One of the most important and indeed poignant dates in The Lincolnshire Aviation Heritage Centre’s calendar, the launch of the 2012/2013 County Poppy Appeal took place on Saturday 27 October.
Held in the main hangar, with Avro Lancaster NX611 Just Jane as an impressive backdrop, the event is recognised as the largest in the United Kingdom to mark the launch of the annual appeal, in aid of The Royal British Legion. The Lincolnshire branch raised a highly commendable £807,000 from the 2011/2012 appeal. Speaking at the event, Brigadier Barry Reeves, the Lincolnshire County President, set this years’ target at £850,000. The President congratulated and thanked everyone for their efforts to date, but noted that The Poppy Appeal covers only half of the Legion's annual welfare spend; a figure in the region of £72 million. Noting the difficult economic climate, The President set the target for the 2012/2013 Lincolnshire appeal at £850,000 – roughly equating to a £1.00 donation from each resident of the county!
For those not familiar with The Royal British Legion, it is the UK's leading Service charity and provides practical care, advice and support to serving members of the Armed Forces, veterans of all ages and their families. The annual Poppy Appeal also remembers those who have made the ultimate sacrifice, The Royal British Legion serving as the nation’s custodians of remembrance.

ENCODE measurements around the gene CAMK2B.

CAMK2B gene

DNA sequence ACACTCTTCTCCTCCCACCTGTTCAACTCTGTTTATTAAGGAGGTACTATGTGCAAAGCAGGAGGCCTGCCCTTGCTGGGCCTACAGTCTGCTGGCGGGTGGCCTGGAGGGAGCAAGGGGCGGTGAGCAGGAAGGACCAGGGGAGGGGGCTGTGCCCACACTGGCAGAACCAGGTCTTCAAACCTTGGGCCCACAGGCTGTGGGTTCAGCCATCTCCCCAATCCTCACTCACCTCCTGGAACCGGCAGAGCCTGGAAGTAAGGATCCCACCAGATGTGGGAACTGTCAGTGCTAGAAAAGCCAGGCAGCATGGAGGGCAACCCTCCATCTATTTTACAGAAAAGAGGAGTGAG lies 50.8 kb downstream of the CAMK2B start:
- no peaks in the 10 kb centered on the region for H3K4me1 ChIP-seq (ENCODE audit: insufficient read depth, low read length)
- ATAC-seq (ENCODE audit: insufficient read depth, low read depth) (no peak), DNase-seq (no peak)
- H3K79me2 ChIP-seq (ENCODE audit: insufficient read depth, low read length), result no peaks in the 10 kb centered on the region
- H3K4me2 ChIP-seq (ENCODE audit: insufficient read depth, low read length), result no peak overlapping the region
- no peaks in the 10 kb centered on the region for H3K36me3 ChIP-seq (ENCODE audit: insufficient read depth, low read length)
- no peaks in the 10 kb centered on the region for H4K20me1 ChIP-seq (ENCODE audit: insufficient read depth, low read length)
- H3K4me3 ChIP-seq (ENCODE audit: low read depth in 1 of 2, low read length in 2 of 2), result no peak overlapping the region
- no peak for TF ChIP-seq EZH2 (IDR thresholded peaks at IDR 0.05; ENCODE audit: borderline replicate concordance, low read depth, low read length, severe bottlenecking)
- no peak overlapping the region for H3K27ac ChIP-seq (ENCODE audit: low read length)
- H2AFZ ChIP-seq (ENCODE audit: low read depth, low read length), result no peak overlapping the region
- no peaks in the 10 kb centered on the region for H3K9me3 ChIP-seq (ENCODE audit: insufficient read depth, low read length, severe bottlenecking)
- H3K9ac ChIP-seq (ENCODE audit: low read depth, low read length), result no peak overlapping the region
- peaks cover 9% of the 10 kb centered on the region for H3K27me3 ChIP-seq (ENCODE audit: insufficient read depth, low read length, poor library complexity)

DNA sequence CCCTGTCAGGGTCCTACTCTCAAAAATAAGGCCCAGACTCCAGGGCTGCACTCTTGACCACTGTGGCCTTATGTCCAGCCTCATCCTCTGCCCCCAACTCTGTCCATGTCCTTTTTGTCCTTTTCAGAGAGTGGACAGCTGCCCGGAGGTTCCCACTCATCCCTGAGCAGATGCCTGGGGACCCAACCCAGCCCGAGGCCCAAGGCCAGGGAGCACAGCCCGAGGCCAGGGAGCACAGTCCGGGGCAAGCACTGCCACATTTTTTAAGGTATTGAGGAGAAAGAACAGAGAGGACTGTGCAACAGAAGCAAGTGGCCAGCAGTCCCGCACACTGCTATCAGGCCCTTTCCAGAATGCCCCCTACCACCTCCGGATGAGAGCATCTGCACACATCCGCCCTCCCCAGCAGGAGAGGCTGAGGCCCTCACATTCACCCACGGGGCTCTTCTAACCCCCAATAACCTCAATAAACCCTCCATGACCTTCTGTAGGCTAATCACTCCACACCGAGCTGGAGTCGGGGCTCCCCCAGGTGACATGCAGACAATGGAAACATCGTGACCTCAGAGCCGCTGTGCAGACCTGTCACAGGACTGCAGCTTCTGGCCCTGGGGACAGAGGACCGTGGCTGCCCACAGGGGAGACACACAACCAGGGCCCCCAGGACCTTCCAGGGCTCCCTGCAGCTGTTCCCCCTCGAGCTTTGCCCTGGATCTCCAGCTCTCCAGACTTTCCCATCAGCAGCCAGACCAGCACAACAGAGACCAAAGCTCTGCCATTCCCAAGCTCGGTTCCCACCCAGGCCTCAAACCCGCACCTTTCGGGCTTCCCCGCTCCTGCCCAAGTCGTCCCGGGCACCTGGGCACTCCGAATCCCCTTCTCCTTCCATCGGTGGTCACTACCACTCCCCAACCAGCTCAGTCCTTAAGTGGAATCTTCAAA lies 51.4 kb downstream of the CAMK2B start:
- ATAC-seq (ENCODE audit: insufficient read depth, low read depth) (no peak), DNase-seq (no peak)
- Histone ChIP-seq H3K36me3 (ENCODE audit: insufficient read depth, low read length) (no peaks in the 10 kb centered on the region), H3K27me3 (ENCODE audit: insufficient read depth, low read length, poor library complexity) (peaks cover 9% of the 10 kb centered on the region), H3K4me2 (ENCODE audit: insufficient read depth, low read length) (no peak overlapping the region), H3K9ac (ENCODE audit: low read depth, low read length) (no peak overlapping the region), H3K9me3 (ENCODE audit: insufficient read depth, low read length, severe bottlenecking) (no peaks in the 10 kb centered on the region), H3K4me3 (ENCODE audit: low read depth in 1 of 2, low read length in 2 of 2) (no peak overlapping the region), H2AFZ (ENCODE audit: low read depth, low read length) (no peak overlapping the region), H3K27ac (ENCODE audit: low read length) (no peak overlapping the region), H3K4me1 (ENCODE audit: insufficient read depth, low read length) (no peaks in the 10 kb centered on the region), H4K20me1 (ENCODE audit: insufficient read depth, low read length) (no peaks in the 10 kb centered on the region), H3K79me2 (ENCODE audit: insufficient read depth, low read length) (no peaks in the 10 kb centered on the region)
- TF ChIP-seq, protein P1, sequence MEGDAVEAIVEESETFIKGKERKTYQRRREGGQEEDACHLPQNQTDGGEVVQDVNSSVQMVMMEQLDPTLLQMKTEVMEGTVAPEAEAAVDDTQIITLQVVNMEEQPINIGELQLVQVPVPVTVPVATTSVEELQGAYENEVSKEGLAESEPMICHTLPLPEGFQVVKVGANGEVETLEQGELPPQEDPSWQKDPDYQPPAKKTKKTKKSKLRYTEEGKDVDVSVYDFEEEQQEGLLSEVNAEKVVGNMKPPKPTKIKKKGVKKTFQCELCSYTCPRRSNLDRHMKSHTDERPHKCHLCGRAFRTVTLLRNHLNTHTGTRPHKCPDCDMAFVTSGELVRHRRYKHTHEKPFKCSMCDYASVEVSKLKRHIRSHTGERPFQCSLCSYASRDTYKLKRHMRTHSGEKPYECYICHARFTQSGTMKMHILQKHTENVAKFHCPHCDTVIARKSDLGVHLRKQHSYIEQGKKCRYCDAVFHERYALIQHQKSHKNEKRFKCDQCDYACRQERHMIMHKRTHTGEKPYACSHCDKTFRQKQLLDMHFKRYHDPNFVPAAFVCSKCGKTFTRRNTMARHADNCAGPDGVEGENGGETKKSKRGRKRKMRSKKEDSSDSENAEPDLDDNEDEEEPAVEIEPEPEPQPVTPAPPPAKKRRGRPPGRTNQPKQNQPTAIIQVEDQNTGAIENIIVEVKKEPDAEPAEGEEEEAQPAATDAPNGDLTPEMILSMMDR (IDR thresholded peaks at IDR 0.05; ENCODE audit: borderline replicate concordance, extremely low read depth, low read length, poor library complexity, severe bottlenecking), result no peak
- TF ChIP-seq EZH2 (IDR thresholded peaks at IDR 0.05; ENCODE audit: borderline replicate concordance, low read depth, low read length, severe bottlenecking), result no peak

Other dignitaries speaking at the County Poppy Appeal launch were The Lord Lieutenant of Lincolnshire, Mr Tony Worth, and Lieutenant Colonel Julian Pemberton-Pigott from the Headquarters of the Royal Logistic Corps Territorial Army, Prince William of Gloucester Barracks, Grantham. Music for the event was provided by the Mareham-le-Fen Victory Silver Band.
Following a break for lunch, Just Jane was towed out from the hangar and prepared for a very important sortie. Marking a first for the museum, Just Jane was to carry out a taxy run and drop 20,000 poppies from the inboard wing flaps - the flaps had been packed a few days beforehand with 10,000 of the bright red flowers in each side. Unfortunately the weather on the day was quite harsh, with frequent and heavy hail showers passing through. At 14:10 the Lancaster pulled up to a position almost opposite the restored control tower, and just as Mike Chatterton and Keith Brenchley increased the Lancaster’s four Merlin engines to 1800 RPM and lowered NX611’s flaps to fully down at 56.5 degrees, an incredibly heavy and blustery shower hit the airfield. As you’ll note from the pictures below it didn’t prevent the poppy drop taking place, and served as a reminder of the poor conditions those on the Home Front had to contend with whilst supporting combat operations during the Second World War.
Despite the weather conditions, the poppy drop was still a very moving and incredibly thoughtful gesture - the whole team at East Kirkby are to be commended for their ‘press on regardless’ spirit on the day.